HHS Secretary Tommy G. Thompson today announced four new contracts totaling more than $232 million to fund development of new vaccines against three potential agents of bioterrorism: smallpox, plague and tularemia. The National Institute of Allergy and Infectious Diseases (NIAID), part of the National Institutes of Health (NIH), will administer the contracts.
"We are moving as quickly as possible to develop new vaccines to ensure that our nation is protected against an array of potential bioterror agents," Secretary Thompson said. "These new contracts are the next steps in our plans to build a robust stockpile of critical medical countermeasures and supplies, so we are even more prepared to respond to a biological attack or outbreak."
These awards respond to a key objective of the NIAID biodefense research agenda, which emphasizes the development of new and improved medical products against "Category A" agents--those considered by the Centers for Disease Control and Prevention to pose the greatest threat to national security.
The smallpox awards continue advanced development work that began in February 2003 on two modified vaccinia Ankara (MVA) vaccine candidates. These contracts will support larger scale manufacturing of the vaccines as well as further safety and effectiveness studies in animals and humans. The tularemia and plague awards will fund early-stage product development of the respective vaccines, which will include dosage formulation, pilot batch production and initial clinical assessment. All four contracts are for purchases of vaccine lots intended for research use. Any future purchases of additional vaccines for stockpiling in the event of an emergency will depend on the results of the research currently underway.
"In a short period of time, we have greatly expanded our partnerships with industry to spur the development of vaccines against the most deadly agents of bioterrorism," said Anthony S. Fauci, M.D., director of NIAID. "These important new contracts reflect our commitment to develop medical tools to protect citizens against pathogens that could be deliberately introduced into society."
NIAID awarded two contracts totaling up to $177 million for advanced development of MVA vaccines against smallpox. The three-year contracts were awarded to Bavarian Nordic A/S of Copenhagen, Denmark, and Acambis, Inc., of Cambridge, Mass., and Cambridge, England. MVA is a highly weakened form of the vaccinia virus that cannot replicate in human cells.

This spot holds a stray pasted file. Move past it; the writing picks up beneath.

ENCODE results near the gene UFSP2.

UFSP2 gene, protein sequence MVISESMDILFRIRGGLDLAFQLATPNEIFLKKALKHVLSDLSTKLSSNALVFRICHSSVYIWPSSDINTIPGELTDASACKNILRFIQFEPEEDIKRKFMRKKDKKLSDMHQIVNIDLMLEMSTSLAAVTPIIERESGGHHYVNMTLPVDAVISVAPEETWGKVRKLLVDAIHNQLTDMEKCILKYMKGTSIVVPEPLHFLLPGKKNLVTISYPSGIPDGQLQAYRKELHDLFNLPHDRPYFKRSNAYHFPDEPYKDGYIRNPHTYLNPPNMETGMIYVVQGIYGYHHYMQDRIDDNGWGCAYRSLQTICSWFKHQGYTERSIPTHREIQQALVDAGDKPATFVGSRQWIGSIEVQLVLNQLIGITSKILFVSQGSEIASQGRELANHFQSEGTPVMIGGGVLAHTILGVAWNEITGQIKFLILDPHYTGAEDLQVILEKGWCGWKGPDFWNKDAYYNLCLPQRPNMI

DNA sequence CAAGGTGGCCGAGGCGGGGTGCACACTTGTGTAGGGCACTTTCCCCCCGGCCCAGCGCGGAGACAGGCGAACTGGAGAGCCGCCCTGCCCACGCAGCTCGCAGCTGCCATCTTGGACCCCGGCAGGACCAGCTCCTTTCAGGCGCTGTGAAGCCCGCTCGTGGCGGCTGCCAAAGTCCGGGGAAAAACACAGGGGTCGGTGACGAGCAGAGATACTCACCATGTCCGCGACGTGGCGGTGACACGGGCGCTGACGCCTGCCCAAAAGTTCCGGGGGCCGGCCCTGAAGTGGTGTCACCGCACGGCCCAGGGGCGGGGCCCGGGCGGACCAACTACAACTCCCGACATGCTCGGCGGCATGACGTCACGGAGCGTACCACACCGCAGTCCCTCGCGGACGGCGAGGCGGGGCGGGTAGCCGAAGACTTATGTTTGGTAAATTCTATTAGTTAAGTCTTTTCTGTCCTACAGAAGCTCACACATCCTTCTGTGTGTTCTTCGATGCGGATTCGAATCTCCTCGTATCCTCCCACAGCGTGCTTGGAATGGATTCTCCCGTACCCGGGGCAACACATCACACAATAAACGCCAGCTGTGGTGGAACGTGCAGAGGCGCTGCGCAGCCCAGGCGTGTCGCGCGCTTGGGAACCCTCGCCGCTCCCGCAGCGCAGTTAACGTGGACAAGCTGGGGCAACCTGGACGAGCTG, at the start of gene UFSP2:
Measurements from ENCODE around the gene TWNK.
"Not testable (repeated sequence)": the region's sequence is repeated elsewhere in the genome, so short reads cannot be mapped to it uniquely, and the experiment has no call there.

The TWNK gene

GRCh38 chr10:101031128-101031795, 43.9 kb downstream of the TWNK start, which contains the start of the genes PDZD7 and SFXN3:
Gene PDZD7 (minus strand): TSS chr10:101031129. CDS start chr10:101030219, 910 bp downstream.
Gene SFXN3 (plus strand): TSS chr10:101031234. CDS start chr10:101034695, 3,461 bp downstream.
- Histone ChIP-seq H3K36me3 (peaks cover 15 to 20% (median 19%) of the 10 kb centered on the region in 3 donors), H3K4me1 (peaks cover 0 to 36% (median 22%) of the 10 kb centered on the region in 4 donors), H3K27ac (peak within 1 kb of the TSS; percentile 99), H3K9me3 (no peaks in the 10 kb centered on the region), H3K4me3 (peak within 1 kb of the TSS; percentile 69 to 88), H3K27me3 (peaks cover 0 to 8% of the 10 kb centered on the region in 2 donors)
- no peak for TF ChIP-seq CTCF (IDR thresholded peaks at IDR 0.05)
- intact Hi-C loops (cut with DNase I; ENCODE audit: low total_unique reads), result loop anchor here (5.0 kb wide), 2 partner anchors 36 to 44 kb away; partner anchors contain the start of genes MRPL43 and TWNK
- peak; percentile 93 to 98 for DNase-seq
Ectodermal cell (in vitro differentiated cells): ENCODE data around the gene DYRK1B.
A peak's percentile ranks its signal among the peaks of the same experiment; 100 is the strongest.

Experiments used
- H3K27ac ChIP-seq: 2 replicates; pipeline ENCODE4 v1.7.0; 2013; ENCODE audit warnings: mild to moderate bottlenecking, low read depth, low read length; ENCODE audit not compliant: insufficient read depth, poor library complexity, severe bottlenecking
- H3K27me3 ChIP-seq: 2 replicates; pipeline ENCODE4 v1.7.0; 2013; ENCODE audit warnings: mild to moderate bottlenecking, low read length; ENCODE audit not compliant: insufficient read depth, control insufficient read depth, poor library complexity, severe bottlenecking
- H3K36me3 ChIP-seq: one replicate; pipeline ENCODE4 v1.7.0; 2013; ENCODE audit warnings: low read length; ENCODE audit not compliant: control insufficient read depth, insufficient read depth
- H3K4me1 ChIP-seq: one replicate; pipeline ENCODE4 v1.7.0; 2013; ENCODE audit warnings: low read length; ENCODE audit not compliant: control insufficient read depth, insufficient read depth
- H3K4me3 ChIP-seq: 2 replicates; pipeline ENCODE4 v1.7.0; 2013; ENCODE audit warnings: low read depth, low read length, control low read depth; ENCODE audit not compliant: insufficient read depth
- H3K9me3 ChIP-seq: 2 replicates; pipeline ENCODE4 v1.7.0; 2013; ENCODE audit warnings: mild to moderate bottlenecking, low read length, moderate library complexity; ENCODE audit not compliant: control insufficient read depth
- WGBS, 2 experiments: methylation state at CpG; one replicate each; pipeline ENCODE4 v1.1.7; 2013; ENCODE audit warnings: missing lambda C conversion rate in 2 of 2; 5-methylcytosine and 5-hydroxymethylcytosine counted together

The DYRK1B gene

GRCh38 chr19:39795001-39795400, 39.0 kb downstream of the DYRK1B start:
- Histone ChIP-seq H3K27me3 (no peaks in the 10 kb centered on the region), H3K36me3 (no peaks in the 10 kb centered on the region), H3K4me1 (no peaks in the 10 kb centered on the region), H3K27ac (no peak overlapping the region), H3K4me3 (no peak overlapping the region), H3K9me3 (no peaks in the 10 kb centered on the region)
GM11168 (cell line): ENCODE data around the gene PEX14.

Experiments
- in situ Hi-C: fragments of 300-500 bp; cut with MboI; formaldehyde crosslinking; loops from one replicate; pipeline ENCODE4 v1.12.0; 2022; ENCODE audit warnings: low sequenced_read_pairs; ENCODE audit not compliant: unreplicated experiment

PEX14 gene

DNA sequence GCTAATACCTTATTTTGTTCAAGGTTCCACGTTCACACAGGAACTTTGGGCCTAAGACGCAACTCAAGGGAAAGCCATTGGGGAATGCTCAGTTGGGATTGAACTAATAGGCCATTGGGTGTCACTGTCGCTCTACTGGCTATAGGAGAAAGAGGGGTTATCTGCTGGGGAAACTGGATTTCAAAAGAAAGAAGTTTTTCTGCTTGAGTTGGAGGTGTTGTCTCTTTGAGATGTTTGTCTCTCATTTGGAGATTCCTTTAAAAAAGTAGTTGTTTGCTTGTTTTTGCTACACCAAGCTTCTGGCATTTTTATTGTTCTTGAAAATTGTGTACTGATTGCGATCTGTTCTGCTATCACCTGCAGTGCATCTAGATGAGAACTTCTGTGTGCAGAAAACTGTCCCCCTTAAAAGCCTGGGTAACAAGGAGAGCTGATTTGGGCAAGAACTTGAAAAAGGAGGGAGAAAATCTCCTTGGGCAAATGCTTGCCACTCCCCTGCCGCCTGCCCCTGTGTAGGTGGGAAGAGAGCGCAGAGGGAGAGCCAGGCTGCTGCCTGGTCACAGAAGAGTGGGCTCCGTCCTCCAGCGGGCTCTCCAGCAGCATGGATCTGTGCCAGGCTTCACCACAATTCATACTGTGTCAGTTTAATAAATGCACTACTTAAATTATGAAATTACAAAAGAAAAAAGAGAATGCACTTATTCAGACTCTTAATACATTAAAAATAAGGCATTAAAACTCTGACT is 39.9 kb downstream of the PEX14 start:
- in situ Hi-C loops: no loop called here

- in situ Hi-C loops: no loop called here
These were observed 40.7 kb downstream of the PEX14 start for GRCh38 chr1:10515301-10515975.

Previous NIAID research has demonstrated that MVA is nearly as effective as the standard smallpox vaccine, making it a promising candidate for use in children and pregnant women as well as people with weakened immune systems or skin conditions such as eczema. The new contracts will allow the companies to continue the work they began under contracts awarded in February 2003.
For the plague vaccine, NIAID awarded a contract to Avecia Biotechnology, Ltd., of Manchester, England. The three-year, $50.7 million contract covers the manufacture of a new plague vaccine as well as animal testing and initial human trials. There is currently no licensed plague vaccine, and the pneumonic form of the disease, which infects the lungs and can spread from person to person through the air, is nearly always fatal unless antibiotic treatment is started within 24 hours of infection.
NIAID also modified an existing contract with DynPort Vaccine Company LLC of Frederick, Md., to include the manufacture of a pilot batch of live, attenuated tularemia vaccine. The three-year, $4.5 million contract modification also covers stability testing of the vaccine. Tularemia is a highly infectious bacterial disease most often transmitted by ticks and insects. In humans, illness is characterized by intermittent fever, headache and swelling of the lymph nodes. This live, attenuated vaccine contains a weakened form of the tularemia bacterium, enabling the immune system to recognize and produce neutralizing antibodies against the bacterium if it is encountered again.
Source: Eurekalert & othersLast reviewed: By John M. Grohol, Psy.D. on 21 Feb 2009
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